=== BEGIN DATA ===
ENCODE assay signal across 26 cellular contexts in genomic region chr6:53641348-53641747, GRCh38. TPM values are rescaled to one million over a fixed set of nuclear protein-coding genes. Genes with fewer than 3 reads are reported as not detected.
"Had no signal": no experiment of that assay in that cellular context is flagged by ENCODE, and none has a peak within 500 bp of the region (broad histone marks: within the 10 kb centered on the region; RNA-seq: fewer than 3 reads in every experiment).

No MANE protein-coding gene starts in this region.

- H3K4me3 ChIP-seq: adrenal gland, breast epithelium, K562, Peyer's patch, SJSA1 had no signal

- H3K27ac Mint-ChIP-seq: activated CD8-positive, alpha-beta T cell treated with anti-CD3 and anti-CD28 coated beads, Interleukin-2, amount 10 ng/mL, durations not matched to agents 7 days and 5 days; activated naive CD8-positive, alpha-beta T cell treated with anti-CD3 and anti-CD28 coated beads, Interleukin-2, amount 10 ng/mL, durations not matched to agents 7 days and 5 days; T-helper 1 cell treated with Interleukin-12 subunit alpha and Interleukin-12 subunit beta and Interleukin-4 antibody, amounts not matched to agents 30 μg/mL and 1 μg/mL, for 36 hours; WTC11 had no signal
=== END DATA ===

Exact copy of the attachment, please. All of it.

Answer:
ENCODE assay signal across 26 cellular contexts in genomic region chr6:53641348-53641747, GRCh38. TPM values are rescaled to one million over a fixed set of nuclear protein-coding genes. Genes with fewer than 3 reads are reported as not detected.
"Had no signal": no experiment of that assay in that cellular context is flagged by ENCODE, and none has a peak within 500 bp of the region (broad histone marks: within the 10 kb centered on the region; RNA-seq: fewer than 3 reads in every experiment).

No MANE protein-coding gene starts in this region.

- H3K4me3 ChIP-seq: adrenal gland, breast epithelium, K562, Peyer's patch, SJSA1 had no signal

- H3K27ac Mint-ChIP-seq: activated CD8-positive, alpha-beta T cell treated with anti-CD3 and anti-CD28 coated beads, Interleukin-2, amount 10 ng/mL, durations not matched to agents 7 days and 5 days; activated naive CD8-positive, alpha-beta T cell treated with anti-CD3 and anti-CD28 coated beads, Interleukin-2, amount 10 ng/mL, durations not matched to agents 7 days and 5 days; T-helper 1 cell treated with Interleukin-12 subunit alpha and Interleukin-12 subunit beta and Interleukin-4 antibody, amounts not matched to agents 30 μg/mL and 1 μg/mL, for 36 hours; WTC11 had no signal